Dialogue  April-June, 2011, Volume 12 No. 4

Editorial Perspective

Indian Education in Crisis

Mahatma Gandhi, in his Hind Swaraj, written more than a century ago, has approvingly quoted Professor Huxley’s definition of education:   “That man I think had a liberal education who had been so trained in youth that his body is the ready servant of his will and does with ease and pleasure all the work that as a mechanism it is capable of; whose intellect is a clear, cold, logic engine with all its parts of equal strength and in smooth working order – whose mind is stored with a knowledge of the fundamental truths of nature…whose passions are trained to come to heel by a vigorous will, the servant of a tender conscience…who has learnt to hate all vileness and to respect others as himself.”

This is in line with our own perception of education. Our education aimed at making self-disciplined, self-controlled, and self-less individuals, living the life in perfect harmony with nature and the society. The individuals learnt to balance their interest (swarth) with that of the society (paramarth). Putting knowledge to practice molding behaviour and thought process of the pupil formed basics of the operational/behavioural frame-work. The knowledge that the same life factor (soul, atma) permeates through the entire creation and is in every body; the soul and the God is the same; there is only one truth, the wise say it differently (ekam sadviprah vahudha vadanti); gave solid foundation to harmonious social behaviour. Truth (Satya), non-hurting others (Ahimsa), non-stealing (Asteya), non-accumulation of the wealth Asamgraha), self-sacrifice (Atma-tyag) etc were the integral part of ordained duty inducted through education, which were imbibed by the pupil as a part of their being and thought process. The individuals were capable of living a simple life with high thinking. All these led to the cultivation of cardinal virtues in the society. The wisdom radiated through the individual and social behaviour; conscience and morality remained integral part of the value system.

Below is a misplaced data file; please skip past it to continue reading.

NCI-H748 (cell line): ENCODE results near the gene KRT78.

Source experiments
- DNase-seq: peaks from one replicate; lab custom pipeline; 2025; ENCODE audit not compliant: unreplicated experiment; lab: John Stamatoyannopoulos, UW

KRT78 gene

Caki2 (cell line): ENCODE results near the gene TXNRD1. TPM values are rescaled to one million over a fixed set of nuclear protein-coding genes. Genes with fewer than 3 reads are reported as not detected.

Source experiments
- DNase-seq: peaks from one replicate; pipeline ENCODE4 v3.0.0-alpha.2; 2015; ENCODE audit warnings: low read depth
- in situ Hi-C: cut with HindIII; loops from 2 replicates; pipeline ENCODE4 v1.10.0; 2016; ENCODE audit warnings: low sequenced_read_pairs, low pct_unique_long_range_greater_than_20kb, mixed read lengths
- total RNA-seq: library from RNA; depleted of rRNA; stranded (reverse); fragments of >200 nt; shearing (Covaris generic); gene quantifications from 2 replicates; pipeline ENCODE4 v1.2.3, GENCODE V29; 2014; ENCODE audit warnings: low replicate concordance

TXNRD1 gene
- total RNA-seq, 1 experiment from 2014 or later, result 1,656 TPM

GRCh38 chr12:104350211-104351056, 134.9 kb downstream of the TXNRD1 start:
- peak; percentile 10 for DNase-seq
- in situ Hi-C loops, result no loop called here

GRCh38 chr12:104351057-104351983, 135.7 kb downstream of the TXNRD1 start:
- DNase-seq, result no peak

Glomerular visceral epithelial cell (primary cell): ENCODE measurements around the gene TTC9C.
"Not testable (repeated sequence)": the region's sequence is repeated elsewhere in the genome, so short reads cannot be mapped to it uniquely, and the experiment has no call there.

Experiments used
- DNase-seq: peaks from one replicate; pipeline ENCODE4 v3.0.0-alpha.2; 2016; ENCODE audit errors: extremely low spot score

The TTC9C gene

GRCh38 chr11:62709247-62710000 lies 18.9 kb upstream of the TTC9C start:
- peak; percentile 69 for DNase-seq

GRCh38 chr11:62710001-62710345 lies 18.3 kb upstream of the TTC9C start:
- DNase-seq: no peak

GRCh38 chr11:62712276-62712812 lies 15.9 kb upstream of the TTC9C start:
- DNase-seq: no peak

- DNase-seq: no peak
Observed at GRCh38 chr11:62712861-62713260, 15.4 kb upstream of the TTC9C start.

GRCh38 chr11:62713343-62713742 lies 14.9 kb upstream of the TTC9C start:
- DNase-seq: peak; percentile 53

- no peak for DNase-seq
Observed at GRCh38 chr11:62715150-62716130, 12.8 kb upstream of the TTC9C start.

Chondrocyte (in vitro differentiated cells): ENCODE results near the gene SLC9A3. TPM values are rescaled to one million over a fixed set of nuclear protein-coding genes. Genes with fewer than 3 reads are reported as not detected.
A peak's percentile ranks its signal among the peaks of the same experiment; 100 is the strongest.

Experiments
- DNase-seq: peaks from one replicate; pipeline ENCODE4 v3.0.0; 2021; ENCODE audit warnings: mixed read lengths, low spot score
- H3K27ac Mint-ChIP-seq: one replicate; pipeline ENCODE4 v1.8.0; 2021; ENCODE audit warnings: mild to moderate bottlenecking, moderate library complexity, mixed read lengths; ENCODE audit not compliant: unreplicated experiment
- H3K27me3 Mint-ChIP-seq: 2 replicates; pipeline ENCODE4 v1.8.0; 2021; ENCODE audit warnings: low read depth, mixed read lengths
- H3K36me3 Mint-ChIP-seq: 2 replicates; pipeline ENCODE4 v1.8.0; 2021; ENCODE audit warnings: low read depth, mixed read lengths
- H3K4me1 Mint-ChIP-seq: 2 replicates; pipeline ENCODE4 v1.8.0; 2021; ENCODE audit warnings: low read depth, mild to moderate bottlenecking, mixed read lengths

Contrary to prevailing colonial myths, and as well-known Gandhian, Dharmapal has exposed in his Beautiful Tree, education was wide-spread in India; no community was denied the same. Earlier, we had Gurukulss, Morungs (youth dormitories, Dhumkurias, etc., for providing social education and training in harmonious living and village defence) and experts’ homes as agencies of education. The skills (shilpa) were learnt at home from the parents, which is still done to some extent. Unfortunately, the negative intervention of the British administration and colonial education resulted in ultimately eliminating the Indigenous system of education. As a result, illiteracy and poverty increased many times.                                                                             

It is said that ‘liberal education liberates’. This, however, does not happen in India due to perpetuating colonial nature of today’s education, which was designed to produce clerks and collaborators.. This education does not develop problem solving capacity of the students, and therefore, millions of degree-holders churned out by our universities and colleges, being unemployable, join the army of unemployed and thus themselves become problem for the society and the nation.               

It is a fact that present Indian system of education suffers from multiple maladies. The lack syndrome is too glaring; it lacks the capacity to have a break from the colonial past and evolve; rather than educating the students, it informs, and informs them badly and haphazardly; the education which they receive does not become part of their being; it does neither mould their attitude, thought process and mindset in positive direction, nor makes them self-controlling individuals with the sense of belonging for the nation and the society. The present system of educations de-links the students from their culture, tradition, religion, value-system and even the mother-tongue. The roots of many of our social and national problems – such as, crime and corruption in public life, the intellectuals collaborating with India’s enemies – may be traced to the present system of education itself. Present day education is the cause of deviant behavior in the society, as it alienates the pupils from their cultural roots and ethos, and thereby promotes cultural and traditional illiteracy. They grow with borrowed and distorted vision of themselves, their society, culture, history and religion.

It is not that the maladies in our education system have suddenly crept in. These were there even more than a hundred years earlier, as Mahatma Gandhi detailed them in Hind Swaraj. Our Kavi-Guru Ravindra Nath Tagore have also discussed the same in one of his papers published in as early as 1919 (The Centre of Indian Culture; reproduced in this issue). He wrote: